End of Christianity 'Very Near' in Iraq, Anglican Bishop Warns

Families fleeing the violence in the Iraqi city of Mosul wait at a checkpoint in outskirts of Arbil, in Iraq's Kurdistan region in June 2014. | (Photo: Reuters)

The end of Christianity in Iraq could be "very near" according to Canon Andrew White, the vicar of the only Anglican church in Iraq, as Islamic militants continue their attacks of Christians and the central government.

"Things are so desperate, our people are disappearing," White said in an interview with BBC Radio 4 over the weekend. "We have had people massacred, their heads chopped off.

"Are we seeing the end of Christianity? We are committed come what may, we will keep going to the end, but it looks as though the end could be very near."

ISIS militants had warned Christians in the northern state of Iraq that they need to convert to Islam, pay a tax or be put to death, forcing thousands of them to flee the region. The militants have also been painting the letter "N" for Nasrani, the Arabic word for Christian, in Christian homes in Mosul.

The Islamic extremists have declared an "Islamic state" in the territory of Iraq and Syria, and have vowed to take control of Baghdad.

ISIS killed 31 people in the capital during a suicide bombing last week, which wounded another 58.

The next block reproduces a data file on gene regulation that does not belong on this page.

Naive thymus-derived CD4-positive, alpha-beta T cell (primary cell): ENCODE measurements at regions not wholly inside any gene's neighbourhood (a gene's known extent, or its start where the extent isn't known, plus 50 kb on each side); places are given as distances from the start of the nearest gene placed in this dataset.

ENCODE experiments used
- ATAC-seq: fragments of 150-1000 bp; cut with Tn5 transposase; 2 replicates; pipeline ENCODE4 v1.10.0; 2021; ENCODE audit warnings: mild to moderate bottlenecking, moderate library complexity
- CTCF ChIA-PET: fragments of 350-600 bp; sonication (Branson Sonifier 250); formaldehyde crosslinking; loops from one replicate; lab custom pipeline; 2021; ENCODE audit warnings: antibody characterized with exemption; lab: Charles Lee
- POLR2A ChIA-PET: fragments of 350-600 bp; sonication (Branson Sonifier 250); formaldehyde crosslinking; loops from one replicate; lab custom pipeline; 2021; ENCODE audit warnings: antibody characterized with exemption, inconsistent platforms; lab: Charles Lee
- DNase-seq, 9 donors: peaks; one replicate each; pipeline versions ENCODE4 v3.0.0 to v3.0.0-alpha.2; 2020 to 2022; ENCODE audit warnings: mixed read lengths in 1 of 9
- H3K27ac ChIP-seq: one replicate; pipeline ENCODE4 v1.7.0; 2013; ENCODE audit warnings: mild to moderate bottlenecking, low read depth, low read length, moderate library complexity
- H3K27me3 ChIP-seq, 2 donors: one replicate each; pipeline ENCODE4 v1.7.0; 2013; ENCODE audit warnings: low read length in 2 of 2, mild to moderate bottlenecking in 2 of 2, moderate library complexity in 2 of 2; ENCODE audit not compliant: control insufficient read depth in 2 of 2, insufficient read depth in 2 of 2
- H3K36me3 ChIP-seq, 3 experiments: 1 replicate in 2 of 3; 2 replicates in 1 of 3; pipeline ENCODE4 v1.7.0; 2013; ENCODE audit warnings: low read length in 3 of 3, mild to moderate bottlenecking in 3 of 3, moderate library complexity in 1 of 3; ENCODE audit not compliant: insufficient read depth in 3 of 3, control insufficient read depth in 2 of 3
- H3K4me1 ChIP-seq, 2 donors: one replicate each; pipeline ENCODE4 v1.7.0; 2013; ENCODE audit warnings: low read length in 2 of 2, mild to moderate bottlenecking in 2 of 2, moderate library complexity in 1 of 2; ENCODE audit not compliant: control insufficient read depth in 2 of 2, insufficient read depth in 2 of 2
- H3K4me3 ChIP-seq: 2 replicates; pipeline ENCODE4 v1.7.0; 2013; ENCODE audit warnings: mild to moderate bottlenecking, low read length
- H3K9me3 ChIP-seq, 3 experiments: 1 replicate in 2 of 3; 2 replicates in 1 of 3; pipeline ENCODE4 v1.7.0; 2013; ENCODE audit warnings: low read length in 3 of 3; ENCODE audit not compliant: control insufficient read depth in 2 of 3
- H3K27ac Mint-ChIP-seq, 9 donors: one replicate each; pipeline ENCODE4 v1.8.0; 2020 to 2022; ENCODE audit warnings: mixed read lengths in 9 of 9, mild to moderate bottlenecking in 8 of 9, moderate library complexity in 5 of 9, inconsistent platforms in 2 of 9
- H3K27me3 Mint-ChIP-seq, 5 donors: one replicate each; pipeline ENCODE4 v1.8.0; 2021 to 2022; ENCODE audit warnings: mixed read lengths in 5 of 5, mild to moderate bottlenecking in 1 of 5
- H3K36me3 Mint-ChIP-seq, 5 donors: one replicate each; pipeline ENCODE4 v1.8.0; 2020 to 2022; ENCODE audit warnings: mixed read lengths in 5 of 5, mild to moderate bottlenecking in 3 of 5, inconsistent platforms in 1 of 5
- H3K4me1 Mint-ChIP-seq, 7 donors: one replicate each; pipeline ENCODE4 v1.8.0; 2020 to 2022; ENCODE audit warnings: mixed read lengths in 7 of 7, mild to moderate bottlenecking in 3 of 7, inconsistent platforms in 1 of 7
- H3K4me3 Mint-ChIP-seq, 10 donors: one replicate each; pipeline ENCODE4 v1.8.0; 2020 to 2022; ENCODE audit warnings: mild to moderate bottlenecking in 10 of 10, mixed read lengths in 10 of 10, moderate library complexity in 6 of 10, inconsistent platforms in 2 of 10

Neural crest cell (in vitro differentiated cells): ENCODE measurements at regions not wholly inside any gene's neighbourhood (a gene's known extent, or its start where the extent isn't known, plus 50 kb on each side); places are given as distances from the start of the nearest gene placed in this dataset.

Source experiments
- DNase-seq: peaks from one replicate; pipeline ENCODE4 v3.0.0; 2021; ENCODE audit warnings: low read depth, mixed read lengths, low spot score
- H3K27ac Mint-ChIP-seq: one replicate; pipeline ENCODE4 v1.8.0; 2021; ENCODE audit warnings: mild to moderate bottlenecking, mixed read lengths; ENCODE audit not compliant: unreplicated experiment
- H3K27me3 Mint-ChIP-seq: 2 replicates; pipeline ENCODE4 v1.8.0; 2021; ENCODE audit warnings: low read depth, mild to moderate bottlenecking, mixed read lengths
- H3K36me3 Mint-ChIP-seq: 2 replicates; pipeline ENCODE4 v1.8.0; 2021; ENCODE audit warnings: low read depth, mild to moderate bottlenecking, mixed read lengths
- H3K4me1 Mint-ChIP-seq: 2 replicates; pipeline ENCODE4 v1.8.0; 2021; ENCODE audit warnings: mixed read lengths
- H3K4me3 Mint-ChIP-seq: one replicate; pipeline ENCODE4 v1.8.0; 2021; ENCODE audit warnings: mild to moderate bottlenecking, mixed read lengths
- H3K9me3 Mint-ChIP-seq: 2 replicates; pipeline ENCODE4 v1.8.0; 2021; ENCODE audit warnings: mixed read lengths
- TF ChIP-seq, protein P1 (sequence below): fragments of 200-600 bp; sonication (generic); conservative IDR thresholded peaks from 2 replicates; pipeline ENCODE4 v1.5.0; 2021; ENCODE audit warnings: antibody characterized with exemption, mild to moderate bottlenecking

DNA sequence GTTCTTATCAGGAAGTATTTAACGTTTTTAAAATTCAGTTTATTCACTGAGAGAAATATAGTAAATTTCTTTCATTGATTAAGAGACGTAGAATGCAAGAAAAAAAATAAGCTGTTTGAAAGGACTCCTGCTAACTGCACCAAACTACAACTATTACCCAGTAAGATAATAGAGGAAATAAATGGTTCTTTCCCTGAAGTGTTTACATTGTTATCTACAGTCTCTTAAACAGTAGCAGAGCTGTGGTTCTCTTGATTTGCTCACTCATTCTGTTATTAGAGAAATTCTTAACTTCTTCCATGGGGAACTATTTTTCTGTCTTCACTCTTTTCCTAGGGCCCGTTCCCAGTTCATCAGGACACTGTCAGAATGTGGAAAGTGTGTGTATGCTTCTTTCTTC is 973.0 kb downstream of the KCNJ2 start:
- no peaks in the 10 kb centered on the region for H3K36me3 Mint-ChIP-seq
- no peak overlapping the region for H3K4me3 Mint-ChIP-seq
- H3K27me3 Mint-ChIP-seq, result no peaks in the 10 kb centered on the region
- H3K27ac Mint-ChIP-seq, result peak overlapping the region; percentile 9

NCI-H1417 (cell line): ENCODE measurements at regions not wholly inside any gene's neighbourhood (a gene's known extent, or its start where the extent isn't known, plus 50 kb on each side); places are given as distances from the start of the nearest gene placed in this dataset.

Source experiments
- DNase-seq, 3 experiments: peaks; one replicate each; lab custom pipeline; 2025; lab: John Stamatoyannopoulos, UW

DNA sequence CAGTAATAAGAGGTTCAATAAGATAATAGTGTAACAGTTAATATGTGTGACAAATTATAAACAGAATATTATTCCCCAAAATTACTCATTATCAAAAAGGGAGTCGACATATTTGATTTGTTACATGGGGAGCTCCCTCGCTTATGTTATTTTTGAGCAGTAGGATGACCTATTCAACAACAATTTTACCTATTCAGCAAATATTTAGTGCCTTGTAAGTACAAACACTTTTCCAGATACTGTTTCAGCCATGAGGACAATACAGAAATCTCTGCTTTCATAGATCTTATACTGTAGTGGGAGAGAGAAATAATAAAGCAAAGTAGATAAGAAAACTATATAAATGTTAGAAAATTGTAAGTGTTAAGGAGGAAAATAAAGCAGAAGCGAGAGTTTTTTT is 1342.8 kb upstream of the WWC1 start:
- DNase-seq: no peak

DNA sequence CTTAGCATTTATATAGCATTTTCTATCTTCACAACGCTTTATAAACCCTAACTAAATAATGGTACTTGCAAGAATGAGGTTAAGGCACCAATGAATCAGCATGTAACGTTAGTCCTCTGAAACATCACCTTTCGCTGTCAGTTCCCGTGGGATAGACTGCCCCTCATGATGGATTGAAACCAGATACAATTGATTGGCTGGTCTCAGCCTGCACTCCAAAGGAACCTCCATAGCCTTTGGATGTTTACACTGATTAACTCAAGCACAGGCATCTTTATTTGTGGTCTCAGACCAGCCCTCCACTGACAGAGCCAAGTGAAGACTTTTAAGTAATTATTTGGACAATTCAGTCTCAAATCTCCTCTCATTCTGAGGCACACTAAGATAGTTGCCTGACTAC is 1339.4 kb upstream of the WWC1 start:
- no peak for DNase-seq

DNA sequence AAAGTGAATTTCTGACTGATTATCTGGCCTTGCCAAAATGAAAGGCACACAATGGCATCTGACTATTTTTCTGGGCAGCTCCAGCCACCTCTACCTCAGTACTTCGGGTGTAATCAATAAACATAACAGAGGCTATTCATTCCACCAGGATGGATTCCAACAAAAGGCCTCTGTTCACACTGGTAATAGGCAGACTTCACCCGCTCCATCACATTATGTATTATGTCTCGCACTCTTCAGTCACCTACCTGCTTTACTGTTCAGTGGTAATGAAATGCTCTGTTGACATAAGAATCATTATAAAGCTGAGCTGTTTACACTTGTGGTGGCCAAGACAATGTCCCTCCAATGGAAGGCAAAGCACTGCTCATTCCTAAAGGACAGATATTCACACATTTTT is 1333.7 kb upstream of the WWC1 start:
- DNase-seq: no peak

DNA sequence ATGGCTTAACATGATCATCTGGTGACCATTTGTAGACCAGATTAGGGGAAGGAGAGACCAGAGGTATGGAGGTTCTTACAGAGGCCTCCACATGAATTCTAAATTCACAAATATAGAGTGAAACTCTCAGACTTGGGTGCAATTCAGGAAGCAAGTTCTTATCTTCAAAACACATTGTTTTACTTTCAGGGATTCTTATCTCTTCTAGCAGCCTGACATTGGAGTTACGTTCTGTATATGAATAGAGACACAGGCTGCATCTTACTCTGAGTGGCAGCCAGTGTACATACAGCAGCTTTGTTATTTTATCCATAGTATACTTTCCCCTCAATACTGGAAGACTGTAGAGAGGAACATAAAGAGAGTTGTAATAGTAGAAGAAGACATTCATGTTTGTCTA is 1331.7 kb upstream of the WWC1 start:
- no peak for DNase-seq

White, who was in London at the time of the interview, urged the international community to offer urgent help to the persecuted minority.

"The Christians are in grave danger. There are literally Christians living in the desert and on the street. They have nowhere to go," the vicar said.

He continued: "We do not want Britain to forget us. We – and I'm saying 'we' talking like an Iraqi Christian – have always been with the British because they have already been with us.

"Individual churches, individual Christians in Britain, have been a bigger help than anybody around the world."

Watchdog groups like International Christian Concern have said that up to a million Christians lived in Iraq prior to the U.S.-led invasion in 2003 against the government of dictator Saddam Hussein, but that number has dropped to less than half.

Other church leaders, such as Syriac Patriarch Ignace Joseph III Younan, who last week traveled to Washington to speak with federal government representatives and members of Congress, have also condemned the "mass cleansing" of Christians from Mosul by what he called "a bed of criminals."

"We wonder how could those criminals, this bed of criminals, cross the border from Syria into Mosul and occupy the whole city of Mosul ... imposing on the population their Shariah (law) without any knowledge of the international community," Patriarch Younan said, referring to Islamic State fighters, according to Catholic News Service.

"What happened is really kind of a cleansing based on religion. You have heard about what they did: proclaim -- they announced publicly with street microphones, the ISIS – there's no more room for Christians in Mosul, that they either have to convert, pay tax, or just leave. And they have been leaving now since then with absolutely nothing," he added.

Patriarch Younan noted that "there is no more Christian presence" in Mosul, which he described as "tragic" because it had been the largest Christian city in Iraq, and a nucleus of Christians for many centuries.

"And we have at least 25 churches in that city. All are abandoned. No more prayers, no services, no more Masses on Sundays in Mosul because no clergy, no people there that are Christian," he said.

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